BRITS V/S USN

BRITS V/S USN

Joined: November 20th, 2004, 5:02 pm

March 28th, 2007, 2:43 pm #1

http://news.yahoo.com/s/ap/20070321/ap_ ... ain_submar

quote:
Blast on British sub in Arctic kills 2 By MARY PEMBERTON, Associated Press Writer

Wed Mar 21, 6:08 PM ET



ANCHORAGE, Alaska - An explosion aboard a nuclear-powered Royal Navy submarine under an Arctic ice cap killed two British sailors and injured a crewmember, officials said Wednesday.

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The forward compartment of the HMS Tireless was damaged in the explosion at 8:20 p.m. local time Tuesday, but the British Ministry of Defense said its nuclear reactor was not affected.

The attack submarine, which does not carry nuclear missiles, was conducting a joint exercise with U.S. forces when its air purification system malfunctioned while the vessel was submerged about 170 miles north of Deadhorse, in northern Alaska's Prudhoe Bay.

According to the U.S. Navy, a self-contained oxygen generation candle exploded.

The submarine surfaced, breaking through the ice, and a private helicopter brought the injured sailor to Deadhorse, where an Alaska Air National Guard aircraft transported him to Kulis Air National Guard Base in Anchorage, 625 miles south.

The sailor's name was not released, but he was reported in stable condition at a civilian hospital.

The Tireless was operating with the USS Alexandria in a joint operation to test submarine operability and tactical development in Arctic waters.

"I am deeply saddened at the loss of the crew members from the Tireless," said U.S. Navy Vice Adm. Jay Donnelly, commander of the Submarine Force. "We stand by to assist in any way we can."

Lt. Col. Andy Price, a Royal Navy spokesman, said the submarine will be evaluated over 12 hours, performing a dive to test its safety systems, before officials decide whether the vessel will continue the joint operation.

It was not immediately clear what went wrong with the air purification system in a forward section of the submarine, a ministry spokesman said while speaking on condition of anonymity in line with government policy.

Since 1986, every Arctic tactical exercise has involved both U.S. Navy and Royal Navy submarines. The current two-week exercise was scheduled to end March 30.

Question: The US Navy has an "outdated" policy of relieveing the commanding officer when things like this occur even when he is not in the loop of those who may have caused the accident. This is a waste of training and critical personnel in my opinion.

Do you believe the Brits will relieve this commanding officer, or maybe find the cause and correct it so it doen't happen again?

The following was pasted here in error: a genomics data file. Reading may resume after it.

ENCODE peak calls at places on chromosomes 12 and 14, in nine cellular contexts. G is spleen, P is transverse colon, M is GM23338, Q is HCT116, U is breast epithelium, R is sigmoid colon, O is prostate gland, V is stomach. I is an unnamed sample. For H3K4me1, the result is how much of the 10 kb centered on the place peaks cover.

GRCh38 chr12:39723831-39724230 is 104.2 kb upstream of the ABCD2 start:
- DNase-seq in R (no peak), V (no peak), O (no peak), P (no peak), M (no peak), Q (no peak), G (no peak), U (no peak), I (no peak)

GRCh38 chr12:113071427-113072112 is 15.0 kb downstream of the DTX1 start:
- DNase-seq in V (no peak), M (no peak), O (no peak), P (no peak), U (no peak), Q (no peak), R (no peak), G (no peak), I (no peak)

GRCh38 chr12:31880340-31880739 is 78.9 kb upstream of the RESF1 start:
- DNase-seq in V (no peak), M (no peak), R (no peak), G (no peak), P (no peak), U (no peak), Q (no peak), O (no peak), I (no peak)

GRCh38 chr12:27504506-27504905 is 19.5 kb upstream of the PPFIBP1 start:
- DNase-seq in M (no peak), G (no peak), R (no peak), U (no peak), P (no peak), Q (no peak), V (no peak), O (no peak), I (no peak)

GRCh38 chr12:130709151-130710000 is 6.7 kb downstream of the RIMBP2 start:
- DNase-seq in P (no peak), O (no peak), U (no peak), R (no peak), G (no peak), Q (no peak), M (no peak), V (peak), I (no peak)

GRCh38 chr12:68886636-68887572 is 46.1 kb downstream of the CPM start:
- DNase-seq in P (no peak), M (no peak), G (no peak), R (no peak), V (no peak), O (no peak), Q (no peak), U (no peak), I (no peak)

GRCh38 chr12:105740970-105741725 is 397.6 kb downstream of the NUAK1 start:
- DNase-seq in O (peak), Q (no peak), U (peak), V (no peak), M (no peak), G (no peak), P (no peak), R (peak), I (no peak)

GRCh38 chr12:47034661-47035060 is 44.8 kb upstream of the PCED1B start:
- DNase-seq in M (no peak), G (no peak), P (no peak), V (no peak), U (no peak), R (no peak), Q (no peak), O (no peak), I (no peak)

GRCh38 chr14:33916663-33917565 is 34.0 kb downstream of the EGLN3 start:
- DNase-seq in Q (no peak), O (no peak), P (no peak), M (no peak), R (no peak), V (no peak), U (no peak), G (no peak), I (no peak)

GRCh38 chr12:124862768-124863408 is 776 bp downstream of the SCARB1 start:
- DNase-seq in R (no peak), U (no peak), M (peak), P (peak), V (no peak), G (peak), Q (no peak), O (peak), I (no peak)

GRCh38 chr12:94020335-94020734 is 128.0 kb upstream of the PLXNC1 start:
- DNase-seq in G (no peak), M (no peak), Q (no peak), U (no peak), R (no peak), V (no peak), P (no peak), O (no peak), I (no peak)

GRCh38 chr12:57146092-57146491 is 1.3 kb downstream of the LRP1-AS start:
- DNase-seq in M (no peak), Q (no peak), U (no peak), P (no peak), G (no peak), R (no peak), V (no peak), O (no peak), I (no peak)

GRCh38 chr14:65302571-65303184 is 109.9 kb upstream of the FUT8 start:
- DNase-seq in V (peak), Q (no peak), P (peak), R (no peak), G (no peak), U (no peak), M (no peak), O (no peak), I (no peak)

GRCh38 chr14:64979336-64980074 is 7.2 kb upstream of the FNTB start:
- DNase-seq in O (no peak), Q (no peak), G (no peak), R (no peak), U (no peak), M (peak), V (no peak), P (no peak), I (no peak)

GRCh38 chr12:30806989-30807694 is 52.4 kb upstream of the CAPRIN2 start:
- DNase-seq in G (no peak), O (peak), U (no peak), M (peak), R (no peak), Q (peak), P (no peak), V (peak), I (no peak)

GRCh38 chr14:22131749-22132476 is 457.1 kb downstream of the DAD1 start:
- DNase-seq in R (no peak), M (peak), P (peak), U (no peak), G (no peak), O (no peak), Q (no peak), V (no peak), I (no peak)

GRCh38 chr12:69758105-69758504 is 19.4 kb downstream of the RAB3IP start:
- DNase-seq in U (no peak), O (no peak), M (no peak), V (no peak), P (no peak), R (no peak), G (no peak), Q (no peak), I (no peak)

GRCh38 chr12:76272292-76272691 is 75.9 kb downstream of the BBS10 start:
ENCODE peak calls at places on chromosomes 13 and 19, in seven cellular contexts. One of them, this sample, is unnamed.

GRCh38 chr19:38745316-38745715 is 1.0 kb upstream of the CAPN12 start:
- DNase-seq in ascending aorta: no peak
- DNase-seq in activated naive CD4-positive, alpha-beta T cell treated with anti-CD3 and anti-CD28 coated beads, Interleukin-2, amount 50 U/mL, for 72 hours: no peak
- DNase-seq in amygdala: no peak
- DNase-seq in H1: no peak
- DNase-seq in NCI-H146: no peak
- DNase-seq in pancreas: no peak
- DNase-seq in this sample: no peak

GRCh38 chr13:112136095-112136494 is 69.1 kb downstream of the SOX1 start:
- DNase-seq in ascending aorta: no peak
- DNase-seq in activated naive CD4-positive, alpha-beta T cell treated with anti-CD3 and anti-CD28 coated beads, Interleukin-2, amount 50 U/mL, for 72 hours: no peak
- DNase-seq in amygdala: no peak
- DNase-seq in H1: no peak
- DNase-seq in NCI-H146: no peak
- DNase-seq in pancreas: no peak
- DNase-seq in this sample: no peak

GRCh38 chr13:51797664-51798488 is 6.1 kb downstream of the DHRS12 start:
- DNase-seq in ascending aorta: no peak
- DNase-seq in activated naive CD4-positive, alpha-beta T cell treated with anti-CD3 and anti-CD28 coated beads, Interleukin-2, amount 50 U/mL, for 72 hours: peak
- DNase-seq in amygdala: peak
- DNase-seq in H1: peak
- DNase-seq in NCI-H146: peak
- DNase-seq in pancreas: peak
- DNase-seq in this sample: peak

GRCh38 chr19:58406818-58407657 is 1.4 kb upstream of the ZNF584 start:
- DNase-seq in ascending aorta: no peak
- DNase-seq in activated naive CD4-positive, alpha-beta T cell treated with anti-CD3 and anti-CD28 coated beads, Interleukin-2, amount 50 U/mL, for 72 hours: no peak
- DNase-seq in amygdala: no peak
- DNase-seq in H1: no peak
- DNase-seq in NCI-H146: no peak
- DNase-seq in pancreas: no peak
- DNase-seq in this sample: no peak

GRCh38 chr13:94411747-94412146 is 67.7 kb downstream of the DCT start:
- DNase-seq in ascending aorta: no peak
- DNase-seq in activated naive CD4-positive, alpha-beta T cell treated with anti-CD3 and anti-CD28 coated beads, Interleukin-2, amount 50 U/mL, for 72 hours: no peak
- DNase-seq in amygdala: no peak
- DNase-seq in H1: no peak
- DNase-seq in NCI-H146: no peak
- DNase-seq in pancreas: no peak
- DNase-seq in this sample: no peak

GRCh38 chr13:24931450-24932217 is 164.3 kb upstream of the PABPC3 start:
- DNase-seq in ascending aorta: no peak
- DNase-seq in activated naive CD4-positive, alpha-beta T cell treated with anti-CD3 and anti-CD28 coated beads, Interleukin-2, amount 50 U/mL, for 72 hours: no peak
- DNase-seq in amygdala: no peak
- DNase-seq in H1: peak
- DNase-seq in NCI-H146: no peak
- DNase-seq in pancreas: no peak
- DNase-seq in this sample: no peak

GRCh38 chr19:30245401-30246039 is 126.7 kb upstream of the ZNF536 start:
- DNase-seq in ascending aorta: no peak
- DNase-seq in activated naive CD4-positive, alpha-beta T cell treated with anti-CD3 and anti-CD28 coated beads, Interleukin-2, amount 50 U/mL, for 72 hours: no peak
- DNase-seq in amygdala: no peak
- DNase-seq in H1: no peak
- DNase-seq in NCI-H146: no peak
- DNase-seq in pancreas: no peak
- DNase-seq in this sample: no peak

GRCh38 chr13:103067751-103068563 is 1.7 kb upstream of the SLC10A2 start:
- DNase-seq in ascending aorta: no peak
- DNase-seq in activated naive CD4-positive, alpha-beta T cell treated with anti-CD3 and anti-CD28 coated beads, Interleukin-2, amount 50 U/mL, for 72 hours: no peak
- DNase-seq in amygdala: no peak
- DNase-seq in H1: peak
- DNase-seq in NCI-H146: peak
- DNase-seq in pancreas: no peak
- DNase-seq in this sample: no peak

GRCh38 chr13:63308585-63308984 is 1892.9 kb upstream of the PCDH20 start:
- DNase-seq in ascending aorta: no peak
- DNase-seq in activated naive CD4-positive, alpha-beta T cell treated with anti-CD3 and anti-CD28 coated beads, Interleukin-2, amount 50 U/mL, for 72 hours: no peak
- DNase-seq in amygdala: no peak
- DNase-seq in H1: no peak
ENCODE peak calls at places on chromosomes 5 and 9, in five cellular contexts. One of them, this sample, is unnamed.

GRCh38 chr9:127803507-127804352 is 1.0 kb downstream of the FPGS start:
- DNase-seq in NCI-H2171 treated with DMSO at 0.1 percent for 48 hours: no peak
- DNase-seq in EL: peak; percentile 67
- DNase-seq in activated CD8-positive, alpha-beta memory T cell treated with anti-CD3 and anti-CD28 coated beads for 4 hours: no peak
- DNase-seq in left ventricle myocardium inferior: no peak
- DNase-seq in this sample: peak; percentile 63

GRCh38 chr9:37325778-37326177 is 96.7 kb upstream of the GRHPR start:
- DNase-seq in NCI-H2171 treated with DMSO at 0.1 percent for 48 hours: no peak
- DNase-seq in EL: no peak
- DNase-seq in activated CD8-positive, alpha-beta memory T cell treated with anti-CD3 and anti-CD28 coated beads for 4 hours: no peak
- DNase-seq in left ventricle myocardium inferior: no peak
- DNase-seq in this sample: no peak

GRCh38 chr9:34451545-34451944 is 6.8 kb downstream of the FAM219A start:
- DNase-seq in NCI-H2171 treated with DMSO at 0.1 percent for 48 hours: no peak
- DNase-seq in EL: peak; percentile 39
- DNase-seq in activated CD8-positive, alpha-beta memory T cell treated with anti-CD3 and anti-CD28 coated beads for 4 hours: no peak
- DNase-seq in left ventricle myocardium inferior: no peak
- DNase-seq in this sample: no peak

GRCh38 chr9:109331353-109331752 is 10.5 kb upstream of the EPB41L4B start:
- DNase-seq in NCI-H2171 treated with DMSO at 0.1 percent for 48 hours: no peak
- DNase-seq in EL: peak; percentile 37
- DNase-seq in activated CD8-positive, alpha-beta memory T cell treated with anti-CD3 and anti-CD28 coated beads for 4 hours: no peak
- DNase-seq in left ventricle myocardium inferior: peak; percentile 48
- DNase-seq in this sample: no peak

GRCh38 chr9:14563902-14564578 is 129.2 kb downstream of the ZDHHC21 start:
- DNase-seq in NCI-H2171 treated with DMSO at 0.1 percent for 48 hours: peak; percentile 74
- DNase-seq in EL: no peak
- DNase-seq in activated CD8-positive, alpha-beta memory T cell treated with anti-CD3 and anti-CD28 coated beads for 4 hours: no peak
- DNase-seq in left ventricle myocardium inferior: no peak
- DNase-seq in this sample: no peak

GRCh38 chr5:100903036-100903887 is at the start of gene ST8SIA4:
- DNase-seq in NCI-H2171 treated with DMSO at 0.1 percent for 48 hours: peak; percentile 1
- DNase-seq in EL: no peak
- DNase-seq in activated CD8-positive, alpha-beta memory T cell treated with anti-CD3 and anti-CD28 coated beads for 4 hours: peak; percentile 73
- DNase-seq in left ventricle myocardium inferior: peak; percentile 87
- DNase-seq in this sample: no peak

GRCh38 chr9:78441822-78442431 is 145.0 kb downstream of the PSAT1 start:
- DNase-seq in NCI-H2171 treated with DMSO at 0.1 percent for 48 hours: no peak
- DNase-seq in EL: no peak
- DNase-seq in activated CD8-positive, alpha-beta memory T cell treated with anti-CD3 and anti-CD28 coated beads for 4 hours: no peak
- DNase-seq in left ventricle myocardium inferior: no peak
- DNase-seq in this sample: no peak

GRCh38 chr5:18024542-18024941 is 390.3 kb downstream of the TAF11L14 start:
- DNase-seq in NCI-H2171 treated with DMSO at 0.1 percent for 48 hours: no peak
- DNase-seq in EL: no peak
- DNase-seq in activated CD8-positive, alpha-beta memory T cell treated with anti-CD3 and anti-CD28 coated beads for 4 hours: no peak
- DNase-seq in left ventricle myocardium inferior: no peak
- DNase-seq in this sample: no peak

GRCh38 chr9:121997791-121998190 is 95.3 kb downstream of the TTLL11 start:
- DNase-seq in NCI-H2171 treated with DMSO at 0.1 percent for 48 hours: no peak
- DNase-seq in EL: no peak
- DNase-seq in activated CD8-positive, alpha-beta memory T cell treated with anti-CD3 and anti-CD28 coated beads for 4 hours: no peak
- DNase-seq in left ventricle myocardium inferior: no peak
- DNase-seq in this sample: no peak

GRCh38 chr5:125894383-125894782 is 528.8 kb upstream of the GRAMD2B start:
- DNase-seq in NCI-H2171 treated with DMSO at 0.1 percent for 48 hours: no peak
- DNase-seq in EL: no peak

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Joined: March 10th, 2007, 3:06 am

March 30th, 2007, 5:42 am #2

I really don't want to appear controversial in this matter, but it was once said, "Everything rises and falls on leadership." Having said that, I'm not sure if it is sound policy to go after leadership in EVERY mishap for the very reason you mentioned, and also for the reason that sometimes "stuff" just happens. However, attention to detail by subordinates can only be acheived if it is vigorously promoted by leadership with the necessary followup and penalities for failure to comply. Let us suppose in a senario that subordinates know they can be lax in their responsibility because their leadership is slothful in followup. Who is ultimately responsible in such a case? Keeping leadership "on their toes" with the promise of dire consequenses should they fail to instill discipline in their charges usually promotes a "tight" workforce. That phylosphy will usually permeate the entire workforce. In such a workforce, those subordinates who would "buck the system" are soon revealed, punished, and sometimes removed before they can cause a serious situation. This is especially true in the military. Just as a side note, ever notice who usually gets the axe after a losing season in sports? It's not the players! It is indeed "lonely at the top."
Last edited by Bob-Lenn on March 30th, 2007, 6:02 am, edited 1 time in total.
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Joined: November 20th, 2004, 5:02 pm

March 30th, 2007, 1:48 pm #3

I agree with your overview and synopsis. Having been onboard a ship that had a variety of (4) CO's during my tenure, I saw the differences firsthand. All hell broke loose when a Mustang came aboard to take command. He visited compartments and areas only a few onboard had ever been.
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